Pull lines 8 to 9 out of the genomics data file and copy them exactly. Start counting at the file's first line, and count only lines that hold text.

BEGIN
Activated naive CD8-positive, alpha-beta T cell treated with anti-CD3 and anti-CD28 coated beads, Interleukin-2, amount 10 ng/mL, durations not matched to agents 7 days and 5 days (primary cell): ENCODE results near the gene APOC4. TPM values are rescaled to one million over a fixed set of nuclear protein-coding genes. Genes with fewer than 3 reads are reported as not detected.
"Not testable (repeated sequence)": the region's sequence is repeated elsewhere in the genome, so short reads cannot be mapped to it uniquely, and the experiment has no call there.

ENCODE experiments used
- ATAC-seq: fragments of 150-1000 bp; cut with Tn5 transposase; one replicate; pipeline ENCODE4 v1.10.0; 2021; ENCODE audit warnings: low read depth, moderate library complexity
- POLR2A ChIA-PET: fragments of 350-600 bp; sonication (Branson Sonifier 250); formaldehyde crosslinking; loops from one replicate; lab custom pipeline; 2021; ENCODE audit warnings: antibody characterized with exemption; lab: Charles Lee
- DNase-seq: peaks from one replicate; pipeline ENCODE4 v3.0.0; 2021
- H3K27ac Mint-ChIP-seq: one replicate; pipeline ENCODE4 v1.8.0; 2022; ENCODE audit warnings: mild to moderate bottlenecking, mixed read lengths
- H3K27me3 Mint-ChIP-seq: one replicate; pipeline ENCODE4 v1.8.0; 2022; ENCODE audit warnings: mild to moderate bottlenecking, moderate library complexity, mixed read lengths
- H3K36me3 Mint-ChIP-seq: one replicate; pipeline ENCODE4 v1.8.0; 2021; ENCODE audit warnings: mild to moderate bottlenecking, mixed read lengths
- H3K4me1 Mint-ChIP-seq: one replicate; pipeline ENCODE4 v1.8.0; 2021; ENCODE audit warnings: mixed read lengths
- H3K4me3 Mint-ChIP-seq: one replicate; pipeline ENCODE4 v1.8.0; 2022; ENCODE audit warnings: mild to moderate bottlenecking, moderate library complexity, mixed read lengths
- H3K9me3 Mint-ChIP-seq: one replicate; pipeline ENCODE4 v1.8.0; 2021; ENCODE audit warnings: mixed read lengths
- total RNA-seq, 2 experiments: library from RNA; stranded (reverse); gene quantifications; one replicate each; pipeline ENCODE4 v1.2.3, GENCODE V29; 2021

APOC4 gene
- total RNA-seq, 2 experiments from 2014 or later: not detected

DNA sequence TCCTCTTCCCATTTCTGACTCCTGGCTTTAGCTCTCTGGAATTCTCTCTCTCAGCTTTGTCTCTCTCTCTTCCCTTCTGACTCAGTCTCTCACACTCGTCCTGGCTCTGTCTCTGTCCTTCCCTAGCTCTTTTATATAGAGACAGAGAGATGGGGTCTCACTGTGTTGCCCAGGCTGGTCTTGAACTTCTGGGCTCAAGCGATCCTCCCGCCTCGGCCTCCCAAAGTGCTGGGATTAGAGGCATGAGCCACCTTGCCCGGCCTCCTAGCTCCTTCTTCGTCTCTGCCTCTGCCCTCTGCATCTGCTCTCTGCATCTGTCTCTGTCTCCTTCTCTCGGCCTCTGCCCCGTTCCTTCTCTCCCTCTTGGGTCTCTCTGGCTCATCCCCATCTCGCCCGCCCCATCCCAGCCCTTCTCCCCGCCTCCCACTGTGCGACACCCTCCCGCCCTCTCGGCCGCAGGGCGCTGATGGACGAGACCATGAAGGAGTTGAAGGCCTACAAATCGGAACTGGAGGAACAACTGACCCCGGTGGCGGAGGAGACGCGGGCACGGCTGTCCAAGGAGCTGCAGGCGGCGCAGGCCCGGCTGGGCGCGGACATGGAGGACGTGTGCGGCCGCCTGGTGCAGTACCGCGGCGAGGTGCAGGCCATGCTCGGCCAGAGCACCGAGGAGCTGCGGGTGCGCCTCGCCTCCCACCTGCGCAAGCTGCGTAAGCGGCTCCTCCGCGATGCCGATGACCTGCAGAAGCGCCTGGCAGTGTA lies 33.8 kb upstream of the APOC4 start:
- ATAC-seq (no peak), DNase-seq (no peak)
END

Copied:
- H3K27me3 Mint-ChIP-seq: one replicate; pipeline ENCODE4 v1.8.0; 2022; ENCODE audit warnings: mild to moderate bottlenecking, moderate library complexity, mixed read lengths
- H3K36me3 Mint-ChIP-seq: one replicate; pipeline ENCODE4 v1.8.0; 2021; ENCODE audit warnings: mild to moderate bottlenecking, mixed read lengths